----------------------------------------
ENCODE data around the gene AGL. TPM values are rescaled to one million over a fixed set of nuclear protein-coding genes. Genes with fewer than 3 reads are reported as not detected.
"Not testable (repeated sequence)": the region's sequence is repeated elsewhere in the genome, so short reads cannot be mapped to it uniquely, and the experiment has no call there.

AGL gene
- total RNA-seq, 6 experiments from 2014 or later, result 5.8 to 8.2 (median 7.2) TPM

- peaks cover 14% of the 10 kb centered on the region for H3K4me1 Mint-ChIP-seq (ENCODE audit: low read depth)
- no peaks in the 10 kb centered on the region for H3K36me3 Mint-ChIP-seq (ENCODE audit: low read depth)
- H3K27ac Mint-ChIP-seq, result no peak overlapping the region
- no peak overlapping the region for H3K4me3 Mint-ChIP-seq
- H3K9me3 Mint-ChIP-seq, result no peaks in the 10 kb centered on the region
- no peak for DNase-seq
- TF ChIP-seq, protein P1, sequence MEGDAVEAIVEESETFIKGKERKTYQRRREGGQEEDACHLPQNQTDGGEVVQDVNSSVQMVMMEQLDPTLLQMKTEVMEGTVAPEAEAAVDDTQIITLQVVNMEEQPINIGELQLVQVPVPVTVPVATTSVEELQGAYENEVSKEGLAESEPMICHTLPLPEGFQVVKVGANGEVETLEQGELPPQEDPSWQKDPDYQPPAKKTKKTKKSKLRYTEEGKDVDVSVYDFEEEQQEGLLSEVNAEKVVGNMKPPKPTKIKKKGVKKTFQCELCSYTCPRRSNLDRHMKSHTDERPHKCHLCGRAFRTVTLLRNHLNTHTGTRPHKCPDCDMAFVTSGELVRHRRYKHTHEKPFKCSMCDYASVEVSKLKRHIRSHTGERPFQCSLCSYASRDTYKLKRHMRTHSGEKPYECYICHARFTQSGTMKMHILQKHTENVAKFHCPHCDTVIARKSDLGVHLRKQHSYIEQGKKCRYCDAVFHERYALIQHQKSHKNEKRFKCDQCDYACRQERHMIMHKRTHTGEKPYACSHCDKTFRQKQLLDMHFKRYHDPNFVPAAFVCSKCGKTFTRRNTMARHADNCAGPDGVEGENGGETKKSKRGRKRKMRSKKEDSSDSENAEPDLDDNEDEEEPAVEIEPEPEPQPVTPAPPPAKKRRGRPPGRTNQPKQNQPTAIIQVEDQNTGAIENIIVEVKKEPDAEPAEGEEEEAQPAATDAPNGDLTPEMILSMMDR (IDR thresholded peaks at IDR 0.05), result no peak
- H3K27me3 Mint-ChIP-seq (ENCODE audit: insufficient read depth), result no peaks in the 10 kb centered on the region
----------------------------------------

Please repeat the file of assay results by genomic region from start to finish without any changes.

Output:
ENCODE data around the gene AGL. TPM values are rescaled to one million over a fixed set of nuclear protein-coding genes. Genes with fewer than 3 reads are reported as not detected.
"Not testable (repeated sequence)": the region's sequence is repeated elsewhere in the genome, so short reads cannot be mapped to it uniquely, and the experiment has no call there.

AGL gene
- total RNA-seq, 6 experiments from 2014 or later, result 5.8 to 8.2 (median 7.2) TPM

- peaks cover 14% of the 10 kb centered on the region for H3K4me1 Mint-ChIP-seq (ENCODE audit: low read depth)
- no peaks in the 10 kb centered on the region for H3K36me3 Mint-ChIP-seq (ENCODE audit: low read depth)
- H3K27ac Mint-ChIP-seq, result no peak overlapping the region
- no peak overlapping the region for H3K4me3 Mint-ChIP-seq
- H3K9me3 Mint-ChIP-seq, result no peaks in the 10 kb centered on the region
- no peak for DNase-seq
- TF ChIP-seq, protein P1, sequence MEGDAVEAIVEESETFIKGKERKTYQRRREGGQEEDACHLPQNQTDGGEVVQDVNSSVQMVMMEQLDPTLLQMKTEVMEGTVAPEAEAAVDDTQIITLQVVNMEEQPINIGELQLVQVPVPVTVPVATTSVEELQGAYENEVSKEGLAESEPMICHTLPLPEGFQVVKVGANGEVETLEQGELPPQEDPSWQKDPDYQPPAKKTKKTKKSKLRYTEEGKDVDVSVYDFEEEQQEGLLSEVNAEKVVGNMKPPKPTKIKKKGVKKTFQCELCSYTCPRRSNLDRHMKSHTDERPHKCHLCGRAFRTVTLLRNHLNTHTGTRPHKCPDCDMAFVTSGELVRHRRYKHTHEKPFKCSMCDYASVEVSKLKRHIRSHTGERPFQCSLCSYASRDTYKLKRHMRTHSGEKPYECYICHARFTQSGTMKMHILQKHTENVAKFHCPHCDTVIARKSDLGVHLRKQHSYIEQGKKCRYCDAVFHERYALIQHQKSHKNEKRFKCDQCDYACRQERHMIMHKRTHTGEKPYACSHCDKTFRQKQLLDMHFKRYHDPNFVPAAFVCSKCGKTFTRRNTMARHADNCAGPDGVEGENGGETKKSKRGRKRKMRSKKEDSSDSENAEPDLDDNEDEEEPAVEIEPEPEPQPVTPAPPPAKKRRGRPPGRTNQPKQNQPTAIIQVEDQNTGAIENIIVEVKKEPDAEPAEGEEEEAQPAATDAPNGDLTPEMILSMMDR (IDR thresholded peaks at IDR 0.05), result no peak
- H3K27me3 Mint-ChIP-seq (ENCODE audit: insufficient read depth), result no peaks in the 10 kb centered on the region